Work Theories Of Motivation

1408 Words 6 Pages
Abstract
According to the classic work theories motivation tends to focus on individual workers and the way in which their needs, goals, and rewards affect their performance and work behavior. In the modern business era, a majority of companies or jobs require that individuals work with peers in virtual teams and collaborative work groups. The current work force revolves around the concept of cooperation, or in other words, “we” over “I”. (Elelmers, De Gilder, & Haslam, 2004) Individuals are motivated to do their best by their own independent goals and incentives. Despite this, developments and changes taking place in the workplace are making individual goals less clear and are focusing more on groups in which individuals cannot be seen as
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One particular time I worked in a school project which required us to participate in groups and included various elements such as written papers and a team presentation to the class. During this project, I had access to various learning materials such as textbooks and the knowledge of my peers who worked with me on the project. This helped me improve many of my skills, including writing and presenting. Furthermore, this also improved my ability to understand the given material more quickly and effectively. Working within a group gave me the chance to share and discuss great ideas. The amount of knowledge among the group gave me insight on how to deal with problems and come up with the best possible solutions with everyone in the group. These projects also forced me to confront the group with certain problems and difficulties that we faced, and allowed me to share my views on how to resolve any sort of argument or problem that came we across. Overall, it was a necessary learning experience that gave me interactive experience on problem solving and encouraging cooperation in the most civil way …show more content…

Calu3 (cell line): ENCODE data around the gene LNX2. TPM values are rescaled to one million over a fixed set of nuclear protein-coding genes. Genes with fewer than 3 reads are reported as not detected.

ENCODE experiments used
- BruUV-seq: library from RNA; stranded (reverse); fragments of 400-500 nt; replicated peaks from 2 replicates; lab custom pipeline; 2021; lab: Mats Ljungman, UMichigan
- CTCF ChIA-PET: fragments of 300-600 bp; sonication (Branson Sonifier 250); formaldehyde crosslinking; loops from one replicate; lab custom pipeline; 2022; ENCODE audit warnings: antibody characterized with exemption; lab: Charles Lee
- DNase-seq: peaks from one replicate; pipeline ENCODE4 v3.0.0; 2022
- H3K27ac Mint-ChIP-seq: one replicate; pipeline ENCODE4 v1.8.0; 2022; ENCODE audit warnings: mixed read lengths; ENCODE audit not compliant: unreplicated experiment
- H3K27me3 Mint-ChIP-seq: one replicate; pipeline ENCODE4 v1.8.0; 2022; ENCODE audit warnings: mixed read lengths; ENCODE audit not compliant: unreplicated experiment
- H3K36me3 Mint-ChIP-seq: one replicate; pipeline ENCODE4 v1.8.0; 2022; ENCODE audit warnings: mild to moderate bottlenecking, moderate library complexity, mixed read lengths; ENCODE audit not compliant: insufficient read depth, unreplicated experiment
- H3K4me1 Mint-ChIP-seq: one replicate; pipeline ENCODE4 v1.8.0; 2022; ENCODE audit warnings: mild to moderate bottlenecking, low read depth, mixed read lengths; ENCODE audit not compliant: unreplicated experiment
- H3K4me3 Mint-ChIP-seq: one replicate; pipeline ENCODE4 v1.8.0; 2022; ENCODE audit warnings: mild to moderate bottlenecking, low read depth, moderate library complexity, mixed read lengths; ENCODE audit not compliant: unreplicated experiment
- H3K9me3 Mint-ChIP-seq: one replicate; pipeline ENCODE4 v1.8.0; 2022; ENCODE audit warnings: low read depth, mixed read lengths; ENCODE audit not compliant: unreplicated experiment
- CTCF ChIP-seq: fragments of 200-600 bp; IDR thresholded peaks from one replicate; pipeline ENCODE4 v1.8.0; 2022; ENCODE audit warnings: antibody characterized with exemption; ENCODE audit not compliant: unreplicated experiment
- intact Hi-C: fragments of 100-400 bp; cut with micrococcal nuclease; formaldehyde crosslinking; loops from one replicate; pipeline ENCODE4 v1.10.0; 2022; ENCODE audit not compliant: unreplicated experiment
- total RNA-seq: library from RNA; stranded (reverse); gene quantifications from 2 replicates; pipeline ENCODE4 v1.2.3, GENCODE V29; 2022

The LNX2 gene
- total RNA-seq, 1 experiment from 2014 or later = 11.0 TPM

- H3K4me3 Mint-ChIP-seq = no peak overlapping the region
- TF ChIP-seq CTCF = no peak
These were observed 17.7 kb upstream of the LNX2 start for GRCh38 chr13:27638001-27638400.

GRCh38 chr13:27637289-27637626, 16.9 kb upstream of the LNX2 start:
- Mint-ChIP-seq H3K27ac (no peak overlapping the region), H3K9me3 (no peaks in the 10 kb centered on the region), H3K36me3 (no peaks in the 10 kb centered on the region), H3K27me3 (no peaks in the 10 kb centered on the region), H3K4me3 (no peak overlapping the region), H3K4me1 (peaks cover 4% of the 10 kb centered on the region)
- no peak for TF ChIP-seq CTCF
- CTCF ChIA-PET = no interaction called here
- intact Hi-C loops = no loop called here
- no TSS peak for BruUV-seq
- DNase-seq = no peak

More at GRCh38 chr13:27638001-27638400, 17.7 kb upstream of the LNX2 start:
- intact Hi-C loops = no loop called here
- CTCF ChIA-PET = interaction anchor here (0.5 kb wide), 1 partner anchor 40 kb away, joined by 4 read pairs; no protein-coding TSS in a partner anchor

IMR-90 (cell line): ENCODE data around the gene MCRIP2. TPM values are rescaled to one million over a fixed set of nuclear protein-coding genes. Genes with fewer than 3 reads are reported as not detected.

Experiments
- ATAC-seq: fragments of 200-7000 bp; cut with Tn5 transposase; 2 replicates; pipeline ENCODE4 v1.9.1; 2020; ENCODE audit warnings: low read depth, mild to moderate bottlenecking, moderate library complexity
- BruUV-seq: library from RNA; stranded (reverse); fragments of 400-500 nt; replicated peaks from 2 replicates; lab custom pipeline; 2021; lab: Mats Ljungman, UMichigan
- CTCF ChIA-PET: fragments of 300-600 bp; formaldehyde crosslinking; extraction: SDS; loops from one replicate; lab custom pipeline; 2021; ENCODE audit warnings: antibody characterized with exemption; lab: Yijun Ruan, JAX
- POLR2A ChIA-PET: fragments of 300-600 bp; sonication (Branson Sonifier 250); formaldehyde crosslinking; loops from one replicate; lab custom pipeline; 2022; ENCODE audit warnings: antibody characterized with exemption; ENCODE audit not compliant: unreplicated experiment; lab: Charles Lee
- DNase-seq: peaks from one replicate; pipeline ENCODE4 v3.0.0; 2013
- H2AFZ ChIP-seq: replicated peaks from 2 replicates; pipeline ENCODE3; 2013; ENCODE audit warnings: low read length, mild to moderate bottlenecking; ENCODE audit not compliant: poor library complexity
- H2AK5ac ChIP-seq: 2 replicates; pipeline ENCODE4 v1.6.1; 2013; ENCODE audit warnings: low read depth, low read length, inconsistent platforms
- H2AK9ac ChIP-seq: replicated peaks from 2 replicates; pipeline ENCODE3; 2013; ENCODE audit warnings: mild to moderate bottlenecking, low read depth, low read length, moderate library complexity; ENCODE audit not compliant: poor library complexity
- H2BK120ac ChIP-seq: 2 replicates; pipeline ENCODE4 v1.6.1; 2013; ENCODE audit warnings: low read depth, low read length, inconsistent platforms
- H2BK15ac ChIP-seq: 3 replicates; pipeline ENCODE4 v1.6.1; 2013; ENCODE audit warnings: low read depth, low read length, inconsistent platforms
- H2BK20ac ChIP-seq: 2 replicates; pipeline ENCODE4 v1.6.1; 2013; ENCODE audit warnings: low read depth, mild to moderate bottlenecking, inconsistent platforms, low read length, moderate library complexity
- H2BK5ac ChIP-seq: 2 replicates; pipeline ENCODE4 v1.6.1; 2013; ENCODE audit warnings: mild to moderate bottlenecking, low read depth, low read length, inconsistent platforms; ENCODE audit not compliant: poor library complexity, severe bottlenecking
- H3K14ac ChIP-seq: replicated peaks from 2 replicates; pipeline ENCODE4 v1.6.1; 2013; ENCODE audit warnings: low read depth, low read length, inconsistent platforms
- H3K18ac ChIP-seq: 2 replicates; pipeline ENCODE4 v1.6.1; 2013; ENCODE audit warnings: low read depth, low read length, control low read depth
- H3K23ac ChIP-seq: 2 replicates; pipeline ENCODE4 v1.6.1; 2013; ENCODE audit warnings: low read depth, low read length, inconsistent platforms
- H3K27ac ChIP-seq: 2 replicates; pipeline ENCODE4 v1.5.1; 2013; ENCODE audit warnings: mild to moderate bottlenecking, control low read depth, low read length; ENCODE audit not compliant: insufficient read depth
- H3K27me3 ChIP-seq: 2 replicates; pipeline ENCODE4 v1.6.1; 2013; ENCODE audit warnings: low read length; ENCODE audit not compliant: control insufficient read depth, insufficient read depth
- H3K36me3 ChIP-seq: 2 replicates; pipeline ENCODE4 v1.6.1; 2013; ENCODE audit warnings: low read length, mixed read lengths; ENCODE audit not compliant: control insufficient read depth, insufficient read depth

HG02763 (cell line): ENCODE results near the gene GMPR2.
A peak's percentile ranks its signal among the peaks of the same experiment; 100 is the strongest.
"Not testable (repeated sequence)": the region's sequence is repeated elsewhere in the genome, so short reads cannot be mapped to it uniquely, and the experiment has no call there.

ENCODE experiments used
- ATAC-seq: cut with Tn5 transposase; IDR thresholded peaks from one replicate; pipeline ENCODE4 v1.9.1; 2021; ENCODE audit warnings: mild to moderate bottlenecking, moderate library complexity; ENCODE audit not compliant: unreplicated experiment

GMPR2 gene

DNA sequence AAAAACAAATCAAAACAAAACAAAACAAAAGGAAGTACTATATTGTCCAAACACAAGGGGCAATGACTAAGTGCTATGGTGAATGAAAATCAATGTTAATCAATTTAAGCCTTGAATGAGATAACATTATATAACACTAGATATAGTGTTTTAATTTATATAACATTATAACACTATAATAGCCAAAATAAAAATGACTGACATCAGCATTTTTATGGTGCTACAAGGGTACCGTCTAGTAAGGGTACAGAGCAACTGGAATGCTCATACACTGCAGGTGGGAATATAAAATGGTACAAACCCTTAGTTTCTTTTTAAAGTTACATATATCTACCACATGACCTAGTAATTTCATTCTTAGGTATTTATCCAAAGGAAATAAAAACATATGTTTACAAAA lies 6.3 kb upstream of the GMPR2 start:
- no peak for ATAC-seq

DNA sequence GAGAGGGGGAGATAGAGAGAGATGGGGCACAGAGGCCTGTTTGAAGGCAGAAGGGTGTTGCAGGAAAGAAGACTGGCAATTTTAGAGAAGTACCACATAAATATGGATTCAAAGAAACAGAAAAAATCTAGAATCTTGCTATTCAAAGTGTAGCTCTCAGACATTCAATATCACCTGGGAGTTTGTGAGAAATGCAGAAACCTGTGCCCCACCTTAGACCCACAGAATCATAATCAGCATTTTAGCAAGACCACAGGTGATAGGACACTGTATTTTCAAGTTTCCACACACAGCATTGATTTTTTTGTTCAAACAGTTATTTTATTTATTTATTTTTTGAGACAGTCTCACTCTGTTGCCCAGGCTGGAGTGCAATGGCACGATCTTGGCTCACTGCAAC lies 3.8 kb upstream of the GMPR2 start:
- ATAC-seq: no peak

As a result of the faster innovation and growing competition in the market, technology has increased the speed of transmission, the volume, the variety, and the quality of the information organizations are expected to process within limited amounts of time. These days, a vast majority of jobs require the ability to work with others as well as the ability to adapt the to the changing work environments and leadership styles. The constant growth of businesses has many benefits, but at the same time, it also comes with many detriments. A benefit of this growth has been the increased use of teams as an appropriate way of dealing with complex problems and issues above and beyond individual capacities. Research from the Academy of Management indicates that the use of teams, which has been increasing with the passage of time, is more profitable and less time consuming. This research conducted on teams has been obtained over the past three decades from various organizations and businesses, both small level and global level operations. With the current competitive work force, use of teams in organizational settings shows no signs of slowing down. (Edward & Gagne,

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